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Puritan Laws and Character

Introduction; New England Confederation | King Philip's War
Edmund Andros | Puritan Laws and Character
Also see: New England Colonization


During the seventeenth century the combined New England colonies formed practically, if we except Rhode Island, one great Puritan commonwealth. They were under separate governments; but their aims and hopes, their laws, for the most part, and their past history were the same.

The people as a whole were liberty-loving in the extreme, but the individual was restrained at every step by laws that no free people of today would tolerate for an hour. Paternalism in government was the rule in the other colonies and in Europe, but nowhere was it carried to such an extreme as in New England.

Here the civil law laid its hand upon the citizen in his business and social relations; it regulated his religious affairs, it dictated his dress, and even invaded the home circle and directed his family relations. One law forbade the wearing of lace, another of "slashed cloaths other than one slash in each sleeve and another in the back." The length and width of a lady's sleeve was solemnly decided by law. It was a penal offense for a man to wear long hair, or to smoke in the street, or for a youth to court a maid without the consent of her parents. A man was not permitted to kiss his wife in public. Captain Kimble, returning from a three-years' ocean voyage, kissed his wife on his own doorstep and spent two hours in the stocks for his "lewed and unseemly behavior."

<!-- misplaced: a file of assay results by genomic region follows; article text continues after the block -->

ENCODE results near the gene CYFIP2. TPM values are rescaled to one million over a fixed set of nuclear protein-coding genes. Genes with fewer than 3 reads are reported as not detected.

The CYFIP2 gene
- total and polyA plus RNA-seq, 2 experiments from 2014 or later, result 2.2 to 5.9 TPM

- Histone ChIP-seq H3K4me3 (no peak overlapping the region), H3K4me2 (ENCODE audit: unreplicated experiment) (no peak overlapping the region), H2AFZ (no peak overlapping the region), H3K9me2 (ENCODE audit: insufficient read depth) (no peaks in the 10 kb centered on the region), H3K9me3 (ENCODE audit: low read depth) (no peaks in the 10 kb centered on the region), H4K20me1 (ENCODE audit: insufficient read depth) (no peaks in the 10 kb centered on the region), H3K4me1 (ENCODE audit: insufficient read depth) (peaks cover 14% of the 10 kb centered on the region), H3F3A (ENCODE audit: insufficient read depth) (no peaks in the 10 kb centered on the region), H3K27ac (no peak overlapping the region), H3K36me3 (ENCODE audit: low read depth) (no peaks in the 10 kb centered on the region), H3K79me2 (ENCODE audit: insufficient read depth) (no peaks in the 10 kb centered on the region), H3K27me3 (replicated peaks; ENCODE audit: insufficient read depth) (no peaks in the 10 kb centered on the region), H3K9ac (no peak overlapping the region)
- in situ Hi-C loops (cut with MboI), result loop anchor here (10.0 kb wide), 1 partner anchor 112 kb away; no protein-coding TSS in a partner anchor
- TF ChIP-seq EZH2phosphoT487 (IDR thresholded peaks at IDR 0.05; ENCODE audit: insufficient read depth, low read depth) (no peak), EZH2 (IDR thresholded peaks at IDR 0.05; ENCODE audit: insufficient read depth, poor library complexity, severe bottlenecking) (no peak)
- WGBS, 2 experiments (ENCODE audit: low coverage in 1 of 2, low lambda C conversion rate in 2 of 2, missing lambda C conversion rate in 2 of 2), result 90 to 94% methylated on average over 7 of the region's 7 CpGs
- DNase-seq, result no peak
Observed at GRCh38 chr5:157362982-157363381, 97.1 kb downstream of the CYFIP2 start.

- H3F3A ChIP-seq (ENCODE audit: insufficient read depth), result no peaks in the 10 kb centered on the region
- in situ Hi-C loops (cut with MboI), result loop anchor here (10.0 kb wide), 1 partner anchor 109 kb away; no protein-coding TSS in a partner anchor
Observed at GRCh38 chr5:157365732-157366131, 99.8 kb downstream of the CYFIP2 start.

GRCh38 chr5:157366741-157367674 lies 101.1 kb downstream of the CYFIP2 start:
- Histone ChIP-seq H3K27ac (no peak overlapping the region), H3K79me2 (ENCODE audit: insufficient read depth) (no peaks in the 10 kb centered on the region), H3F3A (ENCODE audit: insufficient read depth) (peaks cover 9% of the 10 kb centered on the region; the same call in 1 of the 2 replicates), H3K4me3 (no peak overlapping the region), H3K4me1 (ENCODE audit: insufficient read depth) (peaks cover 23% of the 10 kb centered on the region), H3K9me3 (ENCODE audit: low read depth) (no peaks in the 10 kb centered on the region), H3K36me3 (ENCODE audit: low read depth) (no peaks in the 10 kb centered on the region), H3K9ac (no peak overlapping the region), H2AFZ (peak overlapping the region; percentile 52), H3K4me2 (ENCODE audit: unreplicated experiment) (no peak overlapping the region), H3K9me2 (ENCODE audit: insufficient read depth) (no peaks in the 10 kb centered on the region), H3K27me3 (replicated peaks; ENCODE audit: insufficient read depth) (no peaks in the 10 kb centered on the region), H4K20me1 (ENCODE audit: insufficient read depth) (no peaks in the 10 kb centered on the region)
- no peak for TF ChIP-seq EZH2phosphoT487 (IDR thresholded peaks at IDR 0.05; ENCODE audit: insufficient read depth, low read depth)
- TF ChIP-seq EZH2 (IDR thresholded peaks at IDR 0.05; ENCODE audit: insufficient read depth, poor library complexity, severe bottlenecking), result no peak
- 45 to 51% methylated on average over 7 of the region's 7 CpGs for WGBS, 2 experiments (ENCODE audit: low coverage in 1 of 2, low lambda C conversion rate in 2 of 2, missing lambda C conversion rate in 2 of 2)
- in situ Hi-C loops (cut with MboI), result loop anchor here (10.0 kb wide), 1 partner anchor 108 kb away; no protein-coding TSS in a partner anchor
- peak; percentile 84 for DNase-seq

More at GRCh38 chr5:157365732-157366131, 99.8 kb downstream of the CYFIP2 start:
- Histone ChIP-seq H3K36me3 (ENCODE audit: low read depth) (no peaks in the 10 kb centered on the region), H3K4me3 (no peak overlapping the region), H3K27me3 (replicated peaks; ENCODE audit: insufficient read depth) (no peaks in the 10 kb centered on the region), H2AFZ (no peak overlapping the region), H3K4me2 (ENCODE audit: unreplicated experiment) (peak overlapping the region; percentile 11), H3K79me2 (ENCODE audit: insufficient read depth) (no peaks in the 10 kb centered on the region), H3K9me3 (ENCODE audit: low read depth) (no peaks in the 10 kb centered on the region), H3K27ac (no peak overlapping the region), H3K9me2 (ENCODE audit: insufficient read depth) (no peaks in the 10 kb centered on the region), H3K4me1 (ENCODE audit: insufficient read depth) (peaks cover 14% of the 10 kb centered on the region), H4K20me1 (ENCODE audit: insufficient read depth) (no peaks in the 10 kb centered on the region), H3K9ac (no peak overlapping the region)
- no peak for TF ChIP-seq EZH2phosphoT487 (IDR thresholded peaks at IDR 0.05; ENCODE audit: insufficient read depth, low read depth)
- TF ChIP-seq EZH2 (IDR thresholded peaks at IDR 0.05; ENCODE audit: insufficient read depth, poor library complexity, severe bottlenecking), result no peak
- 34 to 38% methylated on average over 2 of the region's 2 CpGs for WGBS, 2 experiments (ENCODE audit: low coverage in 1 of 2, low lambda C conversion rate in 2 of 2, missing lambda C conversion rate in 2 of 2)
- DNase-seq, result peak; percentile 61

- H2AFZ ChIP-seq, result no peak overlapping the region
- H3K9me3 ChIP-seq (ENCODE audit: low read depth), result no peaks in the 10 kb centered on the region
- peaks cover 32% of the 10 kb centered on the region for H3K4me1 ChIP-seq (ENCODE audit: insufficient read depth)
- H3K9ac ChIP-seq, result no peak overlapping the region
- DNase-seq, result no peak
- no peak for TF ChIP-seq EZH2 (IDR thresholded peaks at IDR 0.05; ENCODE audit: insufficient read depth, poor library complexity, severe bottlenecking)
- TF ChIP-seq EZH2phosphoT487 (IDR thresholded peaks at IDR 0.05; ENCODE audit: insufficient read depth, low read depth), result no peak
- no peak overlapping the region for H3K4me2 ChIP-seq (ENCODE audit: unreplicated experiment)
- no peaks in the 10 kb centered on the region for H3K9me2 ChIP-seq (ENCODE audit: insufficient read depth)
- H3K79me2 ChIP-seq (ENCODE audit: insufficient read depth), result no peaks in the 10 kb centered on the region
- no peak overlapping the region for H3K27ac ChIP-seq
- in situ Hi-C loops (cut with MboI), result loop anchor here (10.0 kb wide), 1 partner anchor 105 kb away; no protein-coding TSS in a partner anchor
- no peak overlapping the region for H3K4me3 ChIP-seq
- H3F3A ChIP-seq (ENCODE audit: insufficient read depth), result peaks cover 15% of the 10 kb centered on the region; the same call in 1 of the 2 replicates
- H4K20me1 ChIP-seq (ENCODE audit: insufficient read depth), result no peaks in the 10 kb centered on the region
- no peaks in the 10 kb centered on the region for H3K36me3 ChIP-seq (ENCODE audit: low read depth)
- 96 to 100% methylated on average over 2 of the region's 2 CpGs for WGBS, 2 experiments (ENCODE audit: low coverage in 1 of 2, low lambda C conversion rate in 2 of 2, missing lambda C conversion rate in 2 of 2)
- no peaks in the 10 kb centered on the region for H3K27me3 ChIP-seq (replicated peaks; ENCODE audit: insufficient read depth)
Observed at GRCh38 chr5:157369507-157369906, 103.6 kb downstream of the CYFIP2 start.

In the matter of education the Puritans stood in the forefront. Many of the clergy were men of classical education, and through their efforts Harvard College was founded but six years after the great exodus began. Before the middle of the century Massachusetts required every township of fifty families to employ a teacher to educate the young in reading and writing, while every township of one hundred families must maintain a grammar school. The other colonies soon followed with similar requirements.

But the most striking feature in the life of New England is found in its religion. The State was founded on religion, and religion was its life. The entire political, social, and industrial fabric was built on religion. Puritanism was painfully stern and somber; it was founded on the strictest, unmollified Calvinism; it breathed the air of legalism rather than of free grace, and received its inspiration from the Old Testament rather than the New.1